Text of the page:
Reuters – ‘Fiscal cliff’ makes U.S. Fed queasy
Federal Reserve policymakers are sounding the alarm over a “fiscal cliff” at the end of this year, when scheduled U.S. tax hikes and spending cuts could pose a big threat to the fragile economic recovery. Along with its official mandate of watching unemployment and inflation, the U.S. central bank is keeping a close eye on a potentially debilitating political fight over how to fix the budget deficit. If lawmakers in Washington do not get rid of the tax hikes and spending cuts due to take effect in early 2013, the country could easily careen into another recession. Any moves by Congress, however, aren’t expected until after the November 6 presidential election. The Fed is worried that individuals and companies could hunker down and curb spending, making markets antsy as the country awaits the outcome of an election that could pave the way for new tax and spending policies. Though few expect Washington to do nothing while fiscal policies push the economy into another downturn, partisan politics could undermine the Fed’s unprecedented actions to revive the economy. “I have been disappointed that the president and Congress are not taking action until after the election,” St. Louis Fed President James Bullard told reporters in Utah last week.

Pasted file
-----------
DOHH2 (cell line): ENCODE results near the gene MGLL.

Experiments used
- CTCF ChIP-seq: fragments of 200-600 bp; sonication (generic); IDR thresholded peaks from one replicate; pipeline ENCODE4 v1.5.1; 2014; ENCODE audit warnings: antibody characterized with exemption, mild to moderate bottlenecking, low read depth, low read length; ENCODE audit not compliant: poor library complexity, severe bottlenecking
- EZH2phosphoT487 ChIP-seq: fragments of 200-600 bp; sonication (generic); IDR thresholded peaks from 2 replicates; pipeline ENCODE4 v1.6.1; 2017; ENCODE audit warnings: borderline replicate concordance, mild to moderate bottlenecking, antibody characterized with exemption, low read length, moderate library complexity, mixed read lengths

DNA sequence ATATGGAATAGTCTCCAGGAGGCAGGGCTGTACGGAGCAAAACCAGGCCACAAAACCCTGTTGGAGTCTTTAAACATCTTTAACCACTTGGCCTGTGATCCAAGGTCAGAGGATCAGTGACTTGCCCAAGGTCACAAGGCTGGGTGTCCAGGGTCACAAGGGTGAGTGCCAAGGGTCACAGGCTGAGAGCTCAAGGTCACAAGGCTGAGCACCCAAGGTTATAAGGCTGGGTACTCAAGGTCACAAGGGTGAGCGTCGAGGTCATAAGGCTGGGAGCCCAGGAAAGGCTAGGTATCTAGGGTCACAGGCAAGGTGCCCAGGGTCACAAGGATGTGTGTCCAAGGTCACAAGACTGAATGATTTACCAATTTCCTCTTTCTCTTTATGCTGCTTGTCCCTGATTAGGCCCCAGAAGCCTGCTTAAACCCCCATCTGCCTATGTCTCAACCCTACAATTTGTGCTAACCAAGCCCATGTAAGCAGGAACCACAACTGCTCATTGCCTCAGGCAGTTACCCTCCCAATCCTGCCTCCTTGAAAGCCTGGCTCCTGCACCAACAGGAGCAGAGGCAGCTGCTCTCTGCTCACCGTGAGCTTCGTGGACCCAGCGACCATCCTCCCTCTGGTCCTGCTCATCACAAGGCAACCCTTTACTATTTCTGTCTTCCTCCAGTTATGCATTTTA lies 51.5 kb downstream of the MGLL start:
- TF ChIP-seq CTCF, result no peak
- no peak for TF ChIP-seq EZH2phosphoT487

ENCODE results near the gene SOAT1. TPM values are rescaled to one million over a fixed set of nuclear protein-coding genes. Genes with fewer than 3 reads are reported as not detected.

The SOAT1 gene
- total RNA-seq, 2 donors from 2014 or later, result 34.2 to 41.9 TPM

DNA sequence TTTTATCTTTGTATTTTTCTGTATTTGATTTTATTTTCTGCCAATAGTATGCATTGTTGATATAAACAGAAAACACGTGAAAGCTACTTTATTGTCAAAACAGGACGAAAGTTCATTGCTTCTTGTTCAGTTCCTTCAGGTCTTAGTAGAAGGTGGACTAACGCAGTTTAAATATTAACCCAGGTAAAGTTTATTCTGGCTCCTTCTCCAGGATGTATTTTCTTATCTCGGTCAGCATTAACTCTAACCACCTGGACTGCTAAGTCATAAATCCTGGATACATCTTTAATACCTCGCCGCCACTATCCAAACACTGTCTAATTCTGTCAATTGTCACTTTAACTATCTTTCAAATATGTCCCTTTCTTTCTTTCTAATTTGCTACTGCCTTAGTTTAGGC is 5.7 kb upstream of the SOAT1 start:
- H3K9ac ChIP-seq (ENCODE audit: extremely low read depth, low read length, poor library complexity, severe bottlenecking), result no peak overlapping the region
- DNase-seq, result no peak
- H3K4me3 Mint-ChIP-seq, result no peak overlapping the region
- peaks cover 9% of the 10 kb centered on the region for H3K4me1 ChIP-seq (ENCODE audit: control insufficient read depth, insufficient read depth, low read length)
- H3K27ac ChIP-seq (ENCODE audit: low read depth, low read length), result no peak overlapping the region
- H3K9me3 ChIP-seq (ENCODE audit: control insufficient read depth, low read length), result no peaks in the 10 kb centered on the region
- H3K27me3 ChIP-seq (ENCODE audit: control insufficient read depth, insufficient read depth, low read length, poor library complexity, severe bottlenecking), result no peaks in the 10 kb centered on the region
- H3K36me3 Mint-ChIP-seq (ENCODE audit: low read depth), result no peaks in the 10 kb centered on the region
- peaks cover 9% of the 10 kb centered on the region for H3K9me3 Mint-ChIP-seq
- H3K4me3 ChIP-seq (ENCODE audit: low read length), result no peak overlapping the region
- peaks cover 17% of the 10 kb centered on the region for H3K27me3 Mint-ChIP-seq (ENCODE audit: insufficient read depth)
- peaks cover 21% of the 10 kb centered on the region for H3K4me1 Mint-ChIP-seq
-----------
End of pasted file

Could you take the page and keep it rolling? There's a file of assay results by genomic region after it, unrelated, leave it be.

As the chart below shows, the debt ceiling should be hit around Labor Day. Why not 2013 as projected? Bluntly, the deal negotiated by the super committee (remember them??) did not raise the debt ceiling enough to push this issue off until after the election. How is this possible? The federal government is spending money faster than originally projected. On Meet The Press on April 15, Geithner said the U.S., “won’t hit its debt limit again until late in the year.” 2013 is off the table.
Once this ceiling is hit, Geithner can steal borrow from some government trust funds to help fund the government. In 2011 Geithner borrowed enough from trust funds to keep the government going about eight weeks before the debt ceiling had to be raised (see “May 16″ below).
How long do we go after we reach the debt ceiling later this year? If Obama thinks it is in his best interest to push the issue, Geithner will say the Treasury has “run out of options” by mid-October and let it explode in the Republicans’ faces. If Obama decides it is not in his best interest to push the issue, the administration will find ways to fund the government through the election. This gives the Republicans an opening to hammer Obama on fiscal responsibility. Remember that this issue helped form the Tea Party, who in turn helped the Republicans win 61 House seats in 2010 (the most in 70 years). Either way, this will be an issue for the November election.
All the talk about a “fiscal cliff” is both right and wrong. It is right in that there is one coming and it has to be dealt with. However, many incorrectly believe this will only be an issue after the election. As the chart below shows, current rates of spending could make this a critical issue just prior to the November elections.
Click to enlarge:
Source: Bianco Research
Category: Think Tank
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